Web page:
German chancellor Angela Merkel wants major internet platforms to make their algorithms public. She made the call due to what she termed "algorithms that can lead to a distortion of our perception".
Speaking to a media conference in Munich, Merkel said: "I'm of the opinion that algorithms must be made more transparent, so that one can inform oneself as an interested citizen about questions like 'what influences my behaviour on the internet and that of others?'.
Merkel is not the first leader to make the call, a number of critics, across the world have highlighted the dangers of receiving information that confirms an existing opinion.
"This is a development that we need to pay careful attention to," she told the conference, adding that a healthy democracy was dependent on people being confronted by opposing ideas.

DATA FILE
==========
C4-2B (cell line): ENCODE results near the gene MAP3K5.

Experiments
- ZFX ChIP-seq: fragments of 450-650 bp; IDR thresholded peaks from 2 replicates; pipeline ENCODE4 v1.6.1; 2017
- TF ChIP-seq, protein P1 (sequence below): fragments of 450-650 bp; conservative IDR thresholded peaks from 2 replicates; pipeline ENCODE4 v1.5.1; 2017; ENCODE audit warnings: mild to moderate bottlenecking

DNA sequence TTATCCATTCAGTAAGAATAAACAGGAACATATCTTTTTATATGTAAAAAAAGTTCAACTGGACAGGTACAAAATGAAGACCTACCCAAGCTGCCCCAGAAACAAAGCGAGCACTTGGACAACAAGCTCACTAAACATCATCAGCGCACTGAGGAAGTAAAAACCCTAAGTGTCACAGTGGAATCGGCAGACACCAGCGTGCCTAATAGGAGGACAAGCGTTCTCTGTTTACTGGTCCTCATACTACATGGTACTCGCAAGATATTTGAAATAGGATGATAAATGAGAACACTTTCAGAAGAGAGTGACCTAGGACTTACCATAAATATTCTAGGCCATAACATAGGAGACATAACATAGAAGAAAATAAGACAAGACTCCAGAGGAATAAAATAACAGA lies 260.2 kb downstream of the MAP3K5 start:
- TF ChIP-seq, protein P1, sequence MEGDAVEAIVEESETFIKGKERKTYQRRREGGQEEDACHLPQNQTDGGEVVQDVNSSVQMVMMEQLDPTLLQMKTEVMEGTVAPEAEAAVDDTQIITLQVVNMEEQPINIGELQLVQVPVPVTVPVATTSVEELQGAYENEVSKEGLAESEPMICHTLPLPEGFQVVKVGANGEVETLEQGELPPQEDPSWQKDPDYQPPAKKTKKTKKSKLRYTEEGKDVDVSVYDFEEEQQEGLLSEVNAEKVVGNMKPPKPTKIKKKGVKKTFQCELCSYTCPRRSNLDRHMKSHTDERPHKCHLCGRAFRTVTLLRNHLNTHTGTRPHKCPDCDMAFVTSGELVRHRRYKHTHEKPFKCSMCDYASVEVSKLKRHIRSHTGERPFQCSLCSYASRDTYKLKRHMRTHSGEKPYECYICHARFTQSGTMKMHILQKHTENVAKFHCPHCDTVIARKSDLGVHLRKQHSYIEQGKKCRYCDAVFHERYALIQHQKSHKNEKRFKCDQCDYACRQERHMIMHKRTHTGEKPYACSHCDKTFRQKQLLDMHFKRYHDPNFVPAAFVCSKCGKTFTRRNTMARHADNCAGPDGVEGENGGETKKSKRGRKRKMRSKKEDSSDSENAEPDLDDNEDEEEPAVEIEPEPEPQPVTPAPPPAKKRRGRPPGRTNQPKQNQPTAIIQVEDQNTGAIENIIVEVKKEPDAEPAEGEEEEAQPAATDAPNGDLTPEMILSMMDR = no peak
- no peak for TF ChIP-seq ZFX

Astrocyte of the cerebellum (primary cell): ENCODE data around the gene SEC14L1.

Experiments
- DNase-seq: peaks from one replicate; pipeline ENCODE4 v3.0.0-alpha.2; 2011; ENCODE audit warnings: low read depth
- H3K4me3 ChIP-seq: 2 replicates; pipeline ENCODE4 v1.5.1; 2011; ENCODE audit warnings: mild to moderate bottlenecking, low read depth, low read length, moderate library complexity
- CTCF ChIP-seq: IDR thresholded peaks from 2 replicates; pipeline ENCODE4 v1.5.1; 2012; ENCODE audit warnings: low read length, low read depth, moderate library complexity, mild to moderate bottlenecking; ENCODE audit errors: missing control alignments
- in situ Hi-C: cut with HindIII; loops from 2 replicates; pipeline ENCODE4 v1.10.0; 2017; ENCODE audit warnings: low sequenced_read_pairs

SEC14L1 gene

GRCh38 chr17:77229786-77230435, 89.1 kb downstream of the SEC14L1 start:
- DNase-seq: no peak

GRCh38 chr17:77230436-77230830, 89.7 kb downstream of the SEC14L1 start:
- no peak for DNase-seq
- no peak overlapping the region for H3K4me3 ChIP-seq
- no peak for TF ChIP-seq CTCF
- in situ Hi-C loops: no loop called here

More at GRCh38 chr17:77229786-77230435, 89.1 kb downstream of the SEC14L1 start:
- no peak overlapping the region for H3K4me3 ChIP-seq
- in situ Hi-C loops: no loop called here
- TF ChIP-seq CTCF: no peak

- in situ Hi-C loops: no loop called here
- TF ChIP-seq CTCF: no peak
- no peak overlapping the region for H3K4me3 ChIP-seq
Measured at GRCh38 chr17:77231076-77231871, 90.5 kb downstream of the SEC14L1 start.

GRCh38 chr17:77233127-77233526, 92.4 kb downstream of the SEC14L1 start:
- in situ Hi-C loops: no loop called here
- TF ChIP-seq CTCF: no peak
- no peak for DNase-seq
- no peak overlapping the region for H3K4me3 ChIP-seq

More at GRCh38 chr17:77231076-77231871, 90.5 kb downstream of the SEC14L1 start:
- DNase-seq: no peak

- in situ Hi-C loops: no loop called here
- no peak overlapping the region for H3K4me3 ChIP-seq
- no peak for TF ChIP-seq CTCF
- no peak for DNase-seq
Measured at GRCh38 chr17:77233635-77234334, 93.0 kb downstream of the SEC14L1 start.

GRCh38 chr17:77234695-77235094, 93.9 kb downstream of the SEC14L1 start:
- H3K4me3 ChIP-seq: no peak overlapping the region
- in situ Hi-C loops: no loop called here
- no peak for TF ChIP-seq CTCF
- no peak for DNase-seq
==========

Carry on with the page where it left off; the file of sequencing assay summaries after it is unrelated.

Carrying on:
"The big internet platforms, through their algorithms, have become an eye of a needle which diverse media must pass through [to access their users]," she said.
Google and Facebook use algorithms to decide which search results are shown first and the order of the news feed respectively.
The companies decide to include posts from a user's liked pages and friends and also promote links to news articles, often based on a user's own media interests.
These algorithms comprise some of the most highly-protected trade secrets in the world, potentially worth billions. No internet giant has ever revealed its inner workings.
This month, President Barack Obama's former social media adviser Caleb Gardner highlighted the danger of filter bubble – a phrase invented by the internet activist Eli Parser.
"More likely than not, you get your news from Facebook," Gardenr told students at Northwestern University in Illinois. "Forty-four per cent of US adults get news on the site, and 61% of millennials ... if that doesn't frighten you, you don't know enough about Facebook's algorithm. If you have a parent who's a Trump supporter, they are seeing a completely different set of news items than you are."